Pintura Highlights Will Give Your Curls New Life This Winter

The minute it was safe to reunite with our hairstylist, our wheels started spinning. After months of sitting at home, it was tempting to cut all our hair off and start over with something drastic. Baby pink tips? Or a platinum-blonde buzzcut, perhaps?

That all went out the window when we noticed a surge in the popular color technique Pintura highlights. The method, which translates to "paint," is by no means new, but continues to increase in popularity — especially post-quarantine.

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"Pintura is a technique that colorists and stylists use to apply hues and tones directly to your curls to "paint" them without the use of the traditional bleach-and-foil method," Devachan Salon Colorist Nicolle Lemonds tells us. "The Pintura method allows colorists to pinpoint exactly which strands of curls look better with different shades of color."

Consider your curls a colorist's canvas: Everyone's results will look a little different depending on their coils, cut, and desired color. "The method is tailored to each client's hair in order for the best illumination," MATRIX Artistic Director Michelle O’Connor says.

Because of the freehand nature of Pintura, you can go super-bold or barely-there with your highlights. And the grow-out is seamless, making them ideal for the cold winter months. Ahead, we rounded up different ways to rock the color technique, so you can start screenshotting them to send to your stylist.

Trending hues like warm cinnamon, bronze, and gold are a hot request among clients this fall, says Lemonds, who created this look. "Warmer tones are fitting for fall, and they make the hair appear more healthy and shiny," she explains. "Curls tend to get dryer during fall and winter, so warm tones can be very complementary to your complexion and your curls by helping them appear healthier."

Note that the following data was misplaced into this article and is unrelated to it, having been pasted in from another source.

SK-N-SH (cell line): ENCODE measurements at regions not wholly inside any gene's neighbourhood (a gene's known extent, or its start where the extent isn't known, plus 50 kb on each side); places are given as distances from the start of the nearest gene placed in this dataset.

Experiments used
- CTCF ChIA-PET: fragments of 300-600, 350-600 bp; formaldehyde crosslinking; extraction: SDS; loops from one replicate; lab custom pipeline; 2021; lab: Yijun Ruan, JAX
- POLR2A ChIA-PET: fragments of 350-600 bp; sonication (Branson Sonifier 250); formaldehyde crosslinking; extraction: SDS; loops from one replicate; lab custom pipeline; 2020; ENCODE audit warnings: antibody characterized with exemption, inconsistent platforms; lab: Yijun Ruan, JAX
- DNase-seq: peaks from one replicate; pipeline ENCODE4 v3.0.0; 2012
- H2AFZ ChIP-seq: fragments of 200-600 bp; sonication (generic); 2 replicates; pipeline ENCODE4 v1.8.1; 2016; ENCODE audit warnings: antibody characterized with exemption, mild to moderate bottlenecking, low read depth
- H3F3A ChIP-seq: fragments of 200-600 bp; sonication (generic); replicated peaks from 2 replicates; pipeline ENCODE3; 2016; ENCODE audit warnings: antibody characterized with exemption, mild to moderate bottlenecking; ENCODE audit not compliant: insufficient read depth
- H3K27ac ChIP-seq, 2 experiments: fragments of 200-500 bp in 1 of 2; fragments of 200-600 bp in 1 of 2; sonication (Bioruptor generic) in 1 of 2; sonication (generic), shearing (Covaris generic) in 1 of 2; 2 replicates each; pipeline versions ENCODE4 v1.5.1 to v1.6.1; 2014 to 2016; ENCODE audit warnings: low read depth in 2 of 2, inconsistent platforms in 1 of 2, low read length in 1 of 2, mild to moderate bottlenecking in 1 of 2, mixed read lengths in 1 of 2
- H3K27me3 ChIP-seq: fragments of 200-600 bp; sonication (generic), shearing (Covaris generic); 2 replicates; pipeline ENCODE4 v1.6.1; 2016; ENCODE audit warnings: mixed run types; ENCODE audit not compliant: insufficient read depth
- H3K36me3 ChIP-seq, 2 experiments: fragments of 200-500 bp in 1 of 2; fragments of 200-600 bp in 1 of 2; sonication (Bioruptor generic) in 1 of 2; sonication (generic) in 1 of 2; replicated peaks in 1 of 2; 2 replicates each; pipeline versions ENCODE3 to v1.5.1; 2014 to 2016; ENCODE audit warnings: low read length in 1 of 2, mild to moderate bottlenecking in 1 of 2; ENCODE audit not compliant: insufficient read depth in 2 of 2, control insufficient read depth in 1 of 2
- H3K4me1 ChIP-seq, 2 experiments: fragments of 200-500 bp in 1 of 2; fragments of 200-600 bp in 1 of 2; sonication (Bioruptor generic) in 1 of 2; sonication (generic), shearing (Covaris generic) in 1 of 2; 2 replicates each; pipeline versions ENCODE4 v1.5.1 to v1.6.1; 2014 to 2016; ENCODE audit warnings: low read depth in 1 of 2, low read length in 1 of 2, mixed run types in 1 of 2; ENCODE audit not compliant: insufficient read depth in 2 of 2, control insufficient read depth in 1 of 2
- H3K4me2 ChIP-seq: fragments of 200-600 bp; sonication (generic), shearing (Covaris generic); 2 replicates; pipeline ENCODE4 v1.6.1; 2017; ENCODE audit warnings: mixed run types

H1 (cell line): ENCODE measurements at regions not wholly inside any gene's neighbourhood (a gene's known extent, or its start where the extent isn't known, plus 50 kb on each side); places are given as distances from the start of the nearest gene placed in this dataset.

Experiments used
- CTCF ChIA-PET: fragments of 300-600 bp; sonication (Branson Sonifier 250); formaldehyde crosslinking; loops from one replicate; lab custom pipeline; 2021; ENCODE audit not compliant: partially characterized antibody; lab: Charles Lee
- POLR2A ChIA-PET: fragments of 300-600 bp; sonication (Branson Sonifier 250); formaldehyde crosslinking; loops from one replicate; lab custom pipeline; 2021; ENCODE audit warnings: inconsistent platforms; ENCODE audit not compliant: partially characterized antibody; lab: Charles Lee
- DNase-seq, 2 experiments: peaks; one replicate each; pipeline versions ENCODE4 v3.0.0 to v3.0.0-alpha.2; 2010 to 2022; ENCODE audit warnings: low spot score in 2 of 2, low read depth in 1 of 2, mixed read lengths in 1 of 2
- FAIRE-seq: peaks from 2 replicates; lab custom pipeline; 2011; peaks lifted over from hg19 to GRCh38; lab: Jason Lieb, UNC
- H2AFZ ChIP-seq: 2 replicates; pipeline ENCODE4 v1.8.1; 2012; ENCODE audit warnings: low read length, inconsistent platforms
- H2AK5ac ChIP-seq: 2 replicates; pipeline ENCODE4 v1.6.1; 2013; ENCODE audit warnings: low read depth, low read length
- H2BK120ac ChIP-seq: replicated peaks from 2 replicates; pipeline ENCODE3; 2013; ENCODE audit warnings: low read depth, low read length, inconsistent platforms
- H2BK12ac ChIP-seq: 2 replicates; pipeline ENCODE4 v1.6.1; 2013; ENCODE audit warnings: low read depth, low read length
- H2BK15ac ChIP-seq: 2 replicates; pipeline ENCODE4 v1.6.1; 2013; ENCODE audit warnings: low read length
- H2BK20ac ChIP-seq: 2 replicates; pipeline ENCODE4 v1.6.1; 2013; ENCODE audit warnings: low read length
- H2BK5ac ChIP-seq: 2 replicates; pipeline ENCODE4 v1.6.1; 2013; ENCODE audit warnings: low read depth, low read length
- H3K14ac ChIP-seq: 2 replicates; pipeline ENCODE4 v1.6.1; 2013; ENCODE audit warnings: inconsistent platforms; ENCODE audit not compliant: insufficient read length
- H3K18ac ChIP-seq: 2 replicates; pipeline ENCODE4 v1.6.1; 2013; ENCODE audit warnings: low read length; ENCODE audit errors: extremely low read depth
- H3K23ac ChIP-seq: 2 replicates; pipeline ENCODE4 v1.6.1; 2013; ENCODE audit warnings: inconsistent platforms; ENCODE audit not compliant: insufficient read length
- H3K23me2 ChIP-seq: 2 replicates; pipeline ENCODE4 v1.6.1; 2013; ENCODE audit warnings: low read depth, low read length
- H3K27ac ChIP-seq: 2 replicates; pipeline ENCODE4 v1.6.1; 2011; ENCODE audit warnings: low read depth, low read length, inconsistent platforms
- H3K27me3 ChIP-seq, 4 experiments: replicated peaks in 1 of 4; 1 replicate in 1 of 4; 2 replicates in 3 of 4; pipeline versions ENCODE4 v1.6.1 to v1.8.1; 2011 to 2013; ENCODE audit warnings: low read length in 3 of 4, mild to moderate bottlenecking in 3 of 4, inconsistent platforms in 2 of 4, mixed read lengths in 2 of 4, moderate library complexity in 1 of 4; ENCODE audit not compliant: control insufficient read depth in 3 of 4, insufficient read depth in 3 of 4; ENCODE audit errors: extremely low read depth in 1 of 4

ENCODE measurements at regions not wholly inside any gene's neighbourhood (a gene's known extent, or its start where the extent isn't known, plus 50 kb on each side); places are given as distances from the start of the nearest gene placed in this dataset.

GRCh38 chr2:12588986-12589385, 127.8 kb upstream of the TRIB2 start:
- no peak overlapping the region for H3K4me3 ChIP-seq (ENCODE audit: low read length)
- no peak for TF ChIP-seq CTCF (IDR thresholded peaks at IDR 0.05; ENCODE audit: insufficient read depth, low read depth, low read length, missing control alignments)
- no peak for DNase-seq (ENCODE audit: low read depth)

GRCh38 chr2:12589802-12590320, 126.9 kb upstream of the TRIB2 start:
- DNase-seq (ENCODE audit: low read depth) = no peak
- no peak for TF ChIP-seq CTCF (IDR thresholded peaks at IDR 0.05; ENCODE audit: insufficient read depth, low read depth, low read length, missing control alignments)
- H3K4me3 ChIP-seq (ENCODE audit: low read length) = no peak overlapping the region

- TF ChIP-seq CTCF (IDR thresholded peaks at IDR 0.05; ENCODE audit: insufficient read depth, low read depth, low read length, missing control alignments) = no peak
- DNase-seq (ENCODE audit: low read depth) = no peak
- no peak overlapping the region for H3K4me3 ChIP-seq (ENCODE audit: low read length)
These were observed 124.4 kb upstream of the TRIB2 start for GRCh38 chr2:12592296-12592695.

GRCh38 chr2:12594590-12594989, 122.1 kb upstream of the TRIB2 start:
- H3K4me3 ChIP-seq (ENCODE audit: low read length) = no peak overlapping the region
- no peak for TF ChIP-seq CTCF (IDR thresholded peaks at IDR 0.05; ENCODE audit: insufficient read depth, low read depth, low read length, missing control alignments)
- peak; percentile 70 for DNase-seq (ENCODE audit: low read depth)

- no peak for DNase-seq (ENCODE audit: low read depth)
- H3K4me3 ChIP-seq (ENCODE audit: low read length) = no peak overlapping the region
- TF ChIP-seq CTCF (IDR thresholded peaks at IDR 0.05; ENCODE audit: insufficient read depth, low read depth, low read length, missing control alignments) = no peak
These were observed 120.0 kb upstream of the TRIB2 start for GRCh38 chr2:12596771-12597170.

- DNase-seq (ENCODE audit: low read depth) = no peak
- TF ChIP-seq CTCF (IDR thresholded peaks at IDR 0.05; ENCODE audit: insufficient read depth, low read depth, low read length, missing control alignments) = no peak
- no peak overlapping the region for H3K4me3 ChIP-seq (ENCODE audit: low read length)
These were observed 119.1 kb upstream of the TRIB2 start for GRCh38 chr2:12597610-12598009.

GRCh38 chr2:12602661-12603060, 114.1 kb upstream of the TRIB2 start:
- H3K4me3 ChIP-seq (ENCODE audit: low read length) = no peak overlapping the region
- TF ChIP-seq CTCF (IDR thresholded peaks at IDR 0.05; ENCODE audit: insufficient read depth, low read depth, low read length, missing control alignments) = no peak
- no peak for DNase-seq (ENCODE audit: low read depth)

With any new hair color, though, moisture is the real key to keeping your strands bouncy and your color fresh. Add a hydrating deep conditioner to your routine to get ahead of damage and dryness.
Depending on your preference, your stylist can go bold and cover most of your strands with hand-painted color. Lemonds says to come to your appointment with inspiration, but to be open to creating a custom color tailored to your complexion. "Your stylist should be well-versed in recommending a flattering shade that's specific to you," she explains. We especially love these pumpkin-spice curls by Naeemah Campbell-Williams of Jersey Curl Salon.
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O'Connor says that your haircut is equally important. "Modifications and adjustments should also be made if the curl is looser versus tighter, or if it hangs or defies gravity, since this will impact how the final color appears," she says.

Lemonds, who frequently works on tight, type 4 textures, like the coils pictured, says that Pintura isn't exclusive to loose curls. She recommends researching a stylist who is familiar with various hair textures before sitting in anyone's chair.
You can get your highlights as close to or far away from your roots as you like. Canadian blogger Amanda of Glow Gettr shows how the color looks when it starts right above the ears. "It's common to leave some of your natural hair color at the roots so that your new shade seamlessly melts into your existing color," Lemonds explains.
If you feel like your current hair color is lackluster or dull, Pintura might be a great way to update your hair without drastically changing your look. "The Pintura method can add dimension and versatility to your hair texture," Lemonds explains. Take these curls on her client Heather Banie, for instance, which pop with chunky blonde pieces carefully placed throughout the ends.
The best part? Pintura is pretty low maintenance, which will save you lots of time and cash over the next few months. Just look at this 'fro, colored by Lemonds, which now has cool-toned blonde pieces that still pop towards the ends and make the style look fresh.
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